San Benito family trying to bury man next to wife; city says old cemetery is closed

A family is in a dispute with the City of San Benito over a burial plot at the City Of San Benito Cementerio El Nopal. (Maricela Rodriguez/Valley Morning Star)

SAN BENITO — Jesus Garcia’s dying wish was to be buried next to his wife Juanita, whose headstone bears both their names at the old city cemetery where members of her family rest.

So five years ago, he bought his plot for $250.

“They were his dying wishes — that’s why he bought the plot next to her with the double headstone,” Mary Aguirre, Garcia’s sister who’s holding onto her brother’s receipt, said. “It meant everything. My brother died with a broken heart. He never recovered from grieving from her death.”

Since July 11, when Garcia died at 65, the family’s been trying to bury his body.

But after the city closed the cemetery in late 2015, officials stopped allowing families to bury their loved ones at the old cemetery known as El Nopal.

Now, City Manager Manuel De La Rosa is allowing Aguirre to bury her brother’s body at the city’s Memorial Park cemetery, which opened about 10 years ago.

“I have offered the family a burial plot in the San Benito Memorial Park Cemetery, which is adjacent to El Nopal, the city’s historic cemetery,” De La Rosa stated. “The city has also offered an additional burial plot should the family decide to relocate their family member’s remains to the San Benito Memorial Park Cemetery.”

If family members decide to bury Garcia’s wife next to his plot, Aguirre said they would incur the cost of exhuming her body.

“They offered a plot next to my brother next to his wife if we wanted to exhume her body at our expense,” she said.

But family members like Jesse Garcia, Garcia’s son, believe exhuming his mother’s body “isn’t right.”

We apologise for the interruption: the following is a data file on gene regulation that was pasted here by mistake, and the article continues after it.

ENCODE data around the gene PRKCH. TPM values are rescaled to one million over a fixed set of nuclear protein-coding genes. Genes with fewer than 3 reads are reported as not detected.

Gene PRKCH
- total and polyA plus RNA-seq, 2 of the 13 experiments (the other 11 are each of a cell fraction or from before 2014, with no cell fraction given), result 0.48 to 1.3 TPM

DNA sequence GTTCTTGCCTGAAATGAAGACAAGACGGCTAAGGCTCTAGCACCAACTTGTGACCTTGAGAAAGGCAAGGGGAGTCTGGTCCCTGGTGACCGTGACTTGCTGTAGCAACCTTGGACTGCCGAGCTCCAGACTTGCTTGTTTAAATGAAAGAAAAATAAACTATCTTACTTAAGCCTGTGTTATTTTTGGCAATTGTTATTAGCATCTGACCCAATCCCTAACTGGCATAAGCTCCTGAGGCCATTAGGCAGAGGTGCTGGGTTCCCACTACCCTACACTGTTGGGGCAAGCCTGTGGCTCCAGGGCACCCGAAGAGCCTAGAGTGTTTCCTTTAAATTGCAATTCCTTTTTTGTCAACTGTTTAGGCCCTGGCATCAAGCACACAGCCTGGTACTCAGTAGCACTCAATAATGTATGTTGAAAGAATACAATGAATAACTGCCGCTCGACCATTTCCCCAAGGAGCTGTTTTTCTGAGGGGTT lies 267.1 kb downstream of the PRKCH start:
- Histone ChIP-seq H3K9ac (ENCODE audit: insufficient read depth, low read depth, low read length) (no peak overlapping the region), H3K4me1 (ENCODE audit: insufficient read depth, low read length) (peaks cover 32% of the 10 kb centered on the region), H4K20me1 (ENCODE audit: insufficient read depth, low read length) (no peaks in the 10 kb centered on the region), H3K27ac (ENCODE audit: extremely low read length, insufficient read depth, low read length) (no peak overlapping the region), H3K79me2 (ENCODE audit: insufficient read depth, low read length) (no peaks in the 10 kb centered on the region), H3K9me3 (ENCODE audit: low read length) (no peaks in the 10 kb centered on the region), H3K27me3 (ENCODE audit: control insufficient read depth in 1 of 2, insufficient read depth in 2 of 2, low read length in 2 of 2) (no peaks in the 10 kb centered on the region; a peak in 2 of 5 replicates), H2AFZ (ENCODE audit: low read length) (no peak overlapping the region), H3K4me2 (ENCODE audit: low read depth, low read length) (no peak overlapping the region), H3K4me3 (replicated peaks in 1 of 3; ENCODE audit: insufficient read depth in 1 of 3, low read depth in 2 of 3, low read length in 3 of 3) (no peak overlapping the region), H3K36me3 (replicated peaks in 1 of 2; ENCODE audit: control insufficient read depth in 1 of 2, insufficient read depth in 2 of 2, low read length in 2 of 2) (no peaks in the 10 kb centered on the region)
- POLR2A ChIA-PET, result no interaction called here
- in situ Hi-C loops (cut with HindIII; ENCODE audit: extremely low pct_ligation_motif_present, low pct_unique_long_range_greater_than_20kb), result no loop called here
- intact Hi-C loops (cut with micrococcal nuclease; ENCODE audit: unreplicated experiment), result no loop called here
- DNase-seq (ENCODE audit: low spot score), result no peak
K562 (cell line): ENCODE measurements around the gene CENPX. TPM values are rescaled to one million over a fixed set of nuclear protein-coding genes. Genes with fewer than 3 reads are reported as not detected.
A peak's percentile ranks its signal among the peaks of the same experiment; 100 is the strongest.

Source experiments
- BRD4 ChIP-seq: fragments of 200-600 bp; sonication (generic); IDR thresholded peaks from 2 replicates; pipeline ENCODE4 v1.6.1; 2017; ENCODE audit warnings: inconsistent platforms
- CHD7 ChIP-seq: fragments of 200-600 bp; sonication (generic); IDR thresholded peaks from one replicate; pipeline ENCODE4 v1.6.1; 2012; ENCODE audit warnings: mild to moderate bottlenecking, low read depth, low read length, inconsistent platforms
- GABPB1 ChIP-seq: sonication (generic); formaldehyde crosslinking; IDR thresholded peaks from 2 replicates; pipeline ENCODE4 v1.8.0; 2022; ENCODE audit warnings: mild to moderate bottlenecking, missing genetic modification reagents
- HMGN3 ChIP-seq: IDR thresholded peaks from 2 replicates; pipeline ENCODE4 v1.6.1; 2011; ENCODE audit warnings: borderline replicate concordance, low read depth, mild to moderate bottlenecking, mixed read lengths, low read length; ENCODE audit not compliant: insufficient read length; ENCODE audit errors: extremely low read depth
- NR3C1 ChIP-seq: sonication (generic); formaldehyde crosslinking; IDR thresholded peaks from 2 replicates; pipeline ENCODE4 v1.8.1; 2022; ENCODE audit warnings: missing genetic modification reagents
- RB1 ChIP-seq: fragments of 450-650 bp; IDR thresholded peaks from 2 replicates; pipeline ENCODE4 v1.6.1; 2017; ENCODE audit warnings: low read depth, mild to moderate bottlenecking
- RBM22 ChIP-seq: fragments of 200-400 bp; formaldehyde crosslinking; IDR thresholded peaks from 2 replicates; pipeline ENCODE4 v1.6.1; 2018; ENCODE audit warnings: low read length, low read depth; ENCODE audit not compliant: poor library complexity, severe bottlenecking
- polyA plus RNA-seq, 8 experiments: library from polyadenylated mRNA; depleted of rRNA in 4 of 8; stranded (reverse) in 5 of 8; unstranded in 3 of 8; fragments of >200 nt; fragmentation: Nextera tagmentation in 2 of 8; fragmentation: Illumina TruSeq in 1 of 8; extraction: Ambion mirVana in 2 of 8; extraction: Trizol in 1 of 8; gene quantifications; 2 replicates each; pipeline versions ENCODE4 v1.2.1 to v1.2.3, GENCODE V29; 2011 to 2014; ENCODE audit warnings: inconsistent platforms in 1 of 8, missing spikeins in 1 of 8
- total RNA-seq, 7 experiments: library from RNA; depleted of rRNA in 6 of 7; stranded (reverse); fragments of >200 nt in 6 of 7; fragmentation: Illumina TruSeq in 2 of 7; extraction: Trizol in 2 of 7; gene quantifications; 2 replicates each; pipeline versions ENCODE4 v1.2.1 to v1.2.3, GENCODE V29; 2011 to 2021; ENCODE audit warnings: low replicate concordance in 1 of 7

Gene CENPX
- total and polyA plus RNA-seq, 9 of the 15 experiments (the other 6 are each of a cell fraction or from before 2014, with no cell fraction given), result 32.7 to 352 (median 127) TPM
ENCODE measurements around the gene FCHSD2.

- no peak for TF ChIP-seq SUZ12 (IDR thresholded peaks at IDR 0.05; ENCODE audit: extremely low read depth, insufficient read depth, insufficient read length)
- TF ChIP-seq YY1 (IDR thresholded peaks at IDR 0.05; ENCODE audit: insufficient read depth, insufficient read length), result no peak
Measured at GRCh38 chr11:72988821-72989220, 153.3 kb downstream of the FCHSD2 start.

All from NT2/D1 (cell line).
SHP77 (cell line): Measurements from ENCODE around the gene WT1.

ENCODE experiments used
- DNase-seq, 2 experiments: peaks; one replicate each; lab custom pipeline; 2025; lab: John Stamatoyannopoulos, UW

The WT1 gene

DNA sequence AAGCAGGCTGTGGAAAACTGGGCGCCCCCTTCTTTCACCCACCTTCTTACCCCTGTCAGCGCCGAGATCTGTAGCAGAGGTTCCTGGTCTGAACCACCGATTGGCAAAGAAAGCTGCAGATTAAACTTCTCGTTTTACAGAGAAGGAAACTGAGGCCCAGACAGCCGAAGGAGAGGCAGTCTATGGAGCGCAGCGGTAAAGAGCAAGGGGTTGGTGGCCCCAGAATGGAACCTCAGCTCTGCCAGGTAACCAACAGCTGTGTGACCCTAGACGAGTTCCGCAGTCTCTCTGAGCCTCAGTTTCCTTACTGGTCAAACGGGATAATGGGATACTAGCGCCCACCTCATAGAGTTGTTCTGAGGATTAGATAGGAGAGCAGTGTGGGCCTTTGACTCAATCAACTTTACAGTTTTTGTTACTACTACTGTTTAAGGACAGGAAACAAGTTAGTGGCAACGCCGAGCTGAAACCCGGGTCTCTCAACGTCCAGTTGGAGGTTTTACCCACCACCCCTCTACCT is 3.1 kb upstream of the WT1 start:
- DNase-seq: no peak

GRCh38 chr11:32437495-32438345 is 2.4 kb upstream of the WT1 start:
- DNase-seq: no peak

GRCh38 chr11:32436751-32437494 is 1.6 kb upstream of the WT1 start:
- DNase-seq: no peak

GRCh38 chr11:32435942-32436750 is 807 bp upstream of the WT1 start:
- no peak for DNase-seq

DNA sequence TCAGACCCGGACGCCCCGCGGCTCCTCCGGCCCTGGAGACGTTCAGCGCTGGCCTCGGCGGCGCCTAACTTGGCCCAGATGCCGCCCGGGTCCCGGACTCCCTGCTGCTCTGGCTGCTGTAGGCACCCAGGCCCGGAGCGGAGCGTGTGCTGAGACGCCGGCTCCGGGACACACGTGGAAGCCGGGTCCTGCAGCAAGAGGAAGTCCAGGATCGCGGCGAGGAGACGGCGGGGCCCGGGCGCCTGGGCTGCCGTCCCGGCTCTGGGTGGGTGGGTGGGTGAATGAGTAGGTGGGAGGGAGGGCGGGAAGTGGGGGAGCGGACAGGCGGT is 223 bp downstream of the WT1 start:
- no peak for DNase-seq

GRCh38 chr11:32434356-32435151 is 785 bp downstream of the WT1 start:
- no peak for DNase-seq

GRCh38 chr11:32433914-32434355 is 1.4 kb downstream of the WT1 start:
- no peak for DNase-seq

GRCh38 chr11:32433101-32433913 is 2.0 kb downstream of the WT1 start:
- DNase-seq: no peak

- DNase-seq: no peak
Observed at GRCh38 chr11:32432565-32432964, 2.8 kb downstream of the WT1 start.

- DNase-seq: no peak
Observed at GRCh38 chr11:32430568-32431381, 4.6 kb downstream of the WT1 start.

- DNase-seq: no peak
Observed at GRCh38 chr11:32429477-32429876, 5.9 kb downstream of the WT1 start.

Precedent

Since Garcia’s death, the Thomae Garza Funeral Home has been holding his body.

“We haven’t been able to bury my brother,” Aguirre said.

At the funeral home, Director Albert Vega said the city has allowed other families who have bought plots to bury their loved ones at the old cemetery.

“They allow people to bury on a case-by-case basis,” Vega, who oversees burials at area cemeteries, said. “They have to show proof of payment — and this man paid. The man already has his headstone and his wife’s there. Why do you want to separate this man from his wife?”

Now, Aguirre’s looking at the law.

“They are in breach of contract,” she said.

City’s case

At City Hall, De La Rosa stated the city closed the cemetery after it reached “capacity.”

“The city closed its historic cemetery several years ago after human remains were found multiple times while workers were attempting to dig graves,” he stated. “In 2016, confirmed reports of unearthed remains prompted the city to approve some burials on a case-by-case basis. The cemetery is more than 100 years old and no records were maintained over the years to indicate where individual graves were placed and no casket liners were required, which no doubt caused the resulting problem with human remains.”

fdelvalle@valleystar.com